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Lloyds attributes 2019/20 fallen turnover on its ‘portfolio reduction’

Loss of market share in part due to branch rationalisation

Lloydspharmacy’s turnover in 2019/20 was down on the previous year, which the multiple has “largely” attributed to the reduction in the number of its branches in England.

Turnover for the year up to March 2020 was £1.95 billion, 1.6% down on the 2018/19 figure of £1.98bn, the multiple said in its financial reports for 2019/20, uploaded to Companies House last week (June 23).

The multiple saw “some loss of market share” following its decision to “rationalise” its branch portfolio, it reported.

However, Lloydspharmacy said its results also reflect “reductions in government reimbursement, the ongoing impact of the company’s multi-year transformation initiative and impairments of certain of our investments”.

The government’s reductions in pharmacy reimbursement or remuneration have contributed to increasing competition, the multiple added. Lloydspharmacy has to “strive even harder” to retain its customers, especially in light of “aggressive targeting of patients by competitors, including mail order pharmacies”.

Multiple’s work during the pandemic

A spokesperson for McKesson UK – Lloydspharmacy’s parent company – told C+D today (June 28) that the accounts relate to a pre-COVID-19 period.

However, during the pandemic, “Lloydspharmacy has continued to innovate as we evolve towards a scaled omnichannel pharmacy approach”, the spokesperson added.

Offering patients and customers a choice to interact with the multiple “in a way that is convenient for them… positions Lloydspharmacy to be at the forefront of community healthcare throughout the UK, caring for over nine million patients and customers every year”, the spokesperson said.

Last August, McKesson reported a 300% revenue rise for its prescription management app Echo, compared to before the outbreak of COVID-19.

However, while the multiple “strives to change to deliver more efficiency and higher-value services for our patients”, it also “relies on more tangible support from landlords and suppliers, and importantly a more sustainable government funding model”, the spokesperson told C+D today.

In November last year, Lloydspharmacy announced it had closed 99 branches in the previous 12 months, and that it was seeking a 25% rent reduction for nearly a quarter of its sites in England, for which NHS Property Services (NHSPS) is the landlord.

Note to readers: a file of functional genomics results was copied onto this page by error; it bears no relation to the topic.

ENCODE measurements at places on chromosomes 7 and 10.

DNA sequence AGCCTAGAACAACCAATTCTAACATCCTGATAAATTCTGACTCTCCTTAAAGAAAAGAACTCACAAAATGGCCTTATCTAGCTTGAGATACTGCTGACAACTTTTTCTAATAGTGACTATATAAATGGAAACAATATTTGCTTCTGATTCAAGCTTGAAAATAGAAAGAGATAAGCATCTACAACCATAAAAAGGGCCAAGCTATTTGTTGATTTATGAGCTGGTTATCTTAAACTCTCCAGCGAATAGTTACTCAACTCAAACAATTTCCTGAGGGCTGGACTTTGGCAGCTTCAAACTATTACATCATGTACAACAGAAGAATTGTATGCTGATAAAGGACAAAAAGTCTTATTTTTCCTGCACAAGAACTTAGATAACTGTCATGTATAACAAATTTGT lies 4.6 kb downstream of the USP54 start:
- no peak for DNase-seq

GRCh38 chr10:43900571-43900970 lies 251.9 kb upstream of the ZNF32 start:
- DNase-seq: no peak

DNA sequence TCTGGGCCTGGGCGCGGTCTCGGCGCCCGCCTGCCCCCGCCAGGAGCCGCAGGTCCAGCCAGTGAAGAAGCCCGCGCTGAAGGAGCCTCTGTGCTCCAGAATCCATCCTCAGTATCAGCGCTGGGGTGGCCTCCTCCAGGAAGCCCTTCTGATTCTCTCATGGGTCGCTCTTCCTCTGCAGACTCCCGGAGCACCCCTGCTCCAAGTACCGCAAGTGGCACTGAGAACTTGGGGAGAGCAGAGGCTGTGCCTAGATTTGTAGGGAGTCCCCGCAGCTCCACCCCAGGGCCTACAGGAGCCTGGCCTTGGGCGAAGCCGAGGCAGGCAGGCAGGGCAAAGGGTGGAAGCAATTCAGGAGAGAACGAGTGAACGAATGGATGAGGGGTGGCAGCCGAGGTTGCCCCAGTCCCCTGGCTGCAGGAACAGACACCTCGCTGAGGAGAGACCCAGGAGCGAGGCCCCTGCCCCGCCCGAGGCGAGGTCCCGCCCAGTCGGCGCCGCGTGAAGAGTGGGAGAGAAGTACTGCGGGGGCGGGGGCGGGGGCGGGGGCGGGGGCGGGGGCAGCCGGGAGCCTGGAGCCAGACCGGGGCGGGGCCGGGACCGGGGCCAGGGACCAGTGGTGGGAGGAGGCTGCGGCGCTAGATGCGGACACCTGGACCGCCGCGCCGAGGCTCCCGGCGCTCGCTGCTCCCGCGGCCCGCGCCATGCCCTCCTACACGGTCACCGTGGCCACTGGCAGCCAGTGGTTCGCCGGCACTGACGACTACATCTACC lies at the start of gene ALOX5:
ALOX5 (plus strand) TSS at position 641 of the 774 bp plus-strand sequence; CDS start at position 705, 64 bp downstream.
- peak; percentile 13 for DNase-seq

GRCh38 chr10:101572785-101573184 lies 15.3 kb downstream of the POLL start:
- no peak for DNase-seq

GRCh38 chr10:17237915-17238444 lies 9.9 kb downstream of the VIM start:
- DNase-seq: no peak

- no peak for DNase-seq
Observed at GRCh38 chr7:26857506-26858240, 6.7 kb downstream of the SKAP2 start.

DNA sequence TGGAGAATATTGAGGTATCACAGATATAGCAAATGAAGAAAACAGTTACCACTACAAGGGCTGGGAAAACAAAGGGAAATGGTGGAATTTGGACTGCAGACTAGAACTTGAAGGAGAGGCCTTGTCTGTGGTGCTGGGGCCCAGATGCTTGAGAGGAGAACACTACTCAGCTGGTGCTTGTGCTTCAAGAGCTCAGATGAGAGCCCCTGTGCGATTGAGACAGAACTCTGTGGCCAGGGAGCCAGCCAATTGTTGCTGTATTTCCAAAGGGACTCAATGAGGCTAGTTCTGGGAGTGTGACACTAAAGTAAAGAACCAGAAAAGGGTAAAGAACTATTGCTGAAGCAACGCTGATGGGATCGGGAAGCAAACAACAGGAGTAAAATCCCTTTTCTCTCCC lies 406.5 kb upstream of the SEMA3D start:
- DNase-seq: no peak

NHSPS told C+D in March that it was conducting a “full review” of the sites Lloydspharmacy leases from the organisation.

What do you make of Lloydspharmacy's financial accounts for 2019/20?

TC PA, Community pharmacist

Hard to know where to start with Lloyds.

Foolishly taking on 100hr contracts so they can dispense a few thousand items a month from a supermarket location.

Setting up health centre locations with very high rent rates.

A homecare arm of the business that provides MDS to every care home that asks.

Branches that are run choatically with ever changing staff trying to provide services that bring in next to nothing in profit.

Over bloated with middle management and departments at head office with too many staff.

That's only based on doing a some locum shifts a few years ago and speaking to former and current staff. Others can probably add a lot more to this list.

I can see why they are promoting the ECHO service heavily. The goal must be to close or sell more loss making sites and get patients to switch online.

Ian Scott, Primary care pharmacist

Any losses are due to incompentent management.  Closing stores temporarily due to a lack of a pharmacist when locums in the area were available is bad business and unethical.

Axed Locum, Locum pharmacist


Here is the link to the accounts filed at companies house:

Key points to note are that the goodwill of 0.5bn has been written off to Zero, against the P & L accounts.Therefore any goodwill genertaed from sales will be offset against losses, and represent profit, if in excess of 0.5bn!!

So what is the group worth?

Staff levels dropped, from 16905 to 15447,

Costs dropped by approx 5%,

Gross directors remuneration increased by approx 20%,

Highest paid directors emulments went up from 832,000 to 1.1 million,

Locum Rates Frozen, and staff support reduced.




Brian Perry, Locum pharmacist

I think that the correct figure for the turnover is £1.95 billion not million as stated. Losses were  £196 million i.e ~10% of turnover.

Glad it's not my task to turn that around. How many of the individual branches can be described as being in profit?

Valeria Fiore, Editorial

Thanks for bringing this to our attention, Brian.

The article has been updated accordingly. 


The C+D editorial team

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